Whole gene duplications and triplications of alpha-synuclein (SNCA) can cause Parkinson's disease (PD), and variation in the promoter region (Rep1) and 3' region of SNCA has been reported to increase disease susceptibility. Within our cohort, one affected individual from each of 92 multiplex PD families showing the greatest evidence of linkage to the region around SNCA was screened for dosage alterations and sequence changes; no dosage or non-synonymous sequence changes were found. In addition, 737 individuals (from 450 multiplex PD families) that met strict diagnostic criteria for PD and did not harbor a known causative mutation, as well as 359 neurologically normal controls, were genotyped for the Rep1 polymorphism and four SNPs in the 3' region of SNCA. The four SNPs were in high LD (r(2) > 0.95) and were analyzed as a haplotype. The effects of the Rep1 genotype and the 3' haplotype were evaluated using regression models employing only one individual per family. Cases had a 3% higher frequency of the Rep1 263 bp allele compared with controls (OR = 1.54; empirical P-value = 0.02). There was an inverse linear relationship between the number of 263 bp alleles and age of onset (empirical P-value = 0.0004). The 3' haplotype was also associated with disease (OR = 1.29; empirical P-value = 0.01), but not age of onset (P = 0.40). These data suggest that dosage and sequence changes are a rare cause of PD, but variation in the promoter and 3' region of SNCA convey an increased risk for PD.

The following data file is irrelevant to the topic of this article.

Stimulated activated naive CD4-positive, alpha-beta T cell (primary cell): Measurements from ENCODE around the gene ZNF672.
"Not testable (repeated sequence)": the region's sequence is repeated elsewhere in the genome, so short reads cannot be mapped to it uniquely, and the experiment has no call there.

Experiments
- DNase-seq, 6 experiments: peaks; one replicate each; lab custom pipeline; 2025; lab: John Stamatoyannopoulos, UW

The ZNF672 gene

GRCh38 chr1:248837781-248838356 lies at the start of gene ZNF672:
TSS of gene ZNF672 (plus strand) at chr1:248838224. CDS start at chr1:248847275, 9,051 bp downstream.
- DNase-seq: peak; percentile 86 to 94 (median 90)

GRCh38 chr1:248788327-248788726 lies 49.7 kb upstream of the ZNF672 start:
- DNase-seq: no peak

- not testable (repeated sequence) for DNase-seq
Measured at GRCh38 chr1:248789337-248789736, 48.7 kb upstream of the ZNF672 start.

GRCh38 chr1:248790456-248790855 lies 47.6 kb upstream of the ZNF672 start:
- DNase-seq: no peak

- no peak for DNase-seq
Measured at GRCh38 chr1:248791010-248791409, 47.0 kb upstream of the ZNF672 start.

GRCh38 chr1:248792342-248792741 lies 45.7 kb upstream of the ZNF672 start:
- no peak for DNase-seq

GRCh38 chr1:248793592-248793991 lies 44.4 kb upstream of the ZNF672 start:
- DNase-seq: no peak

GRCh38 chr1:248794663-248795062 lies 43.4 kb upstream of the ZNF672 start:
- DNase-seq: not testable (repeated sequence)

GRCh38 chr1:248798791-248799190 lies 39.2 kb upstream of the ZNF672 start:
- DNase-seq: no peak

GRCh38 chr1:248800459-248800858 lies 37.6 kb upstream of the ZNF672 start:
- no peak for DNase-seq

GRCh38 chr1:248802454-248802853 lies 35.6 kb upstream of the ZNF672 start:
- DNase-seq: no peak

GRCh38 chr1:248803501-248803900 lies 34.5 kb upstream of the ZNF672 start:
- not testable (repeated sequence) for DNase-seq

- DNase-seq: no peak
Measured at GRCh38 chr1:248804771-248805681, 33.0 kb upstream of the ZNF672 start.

(c) 2009 Movement Disorder Society.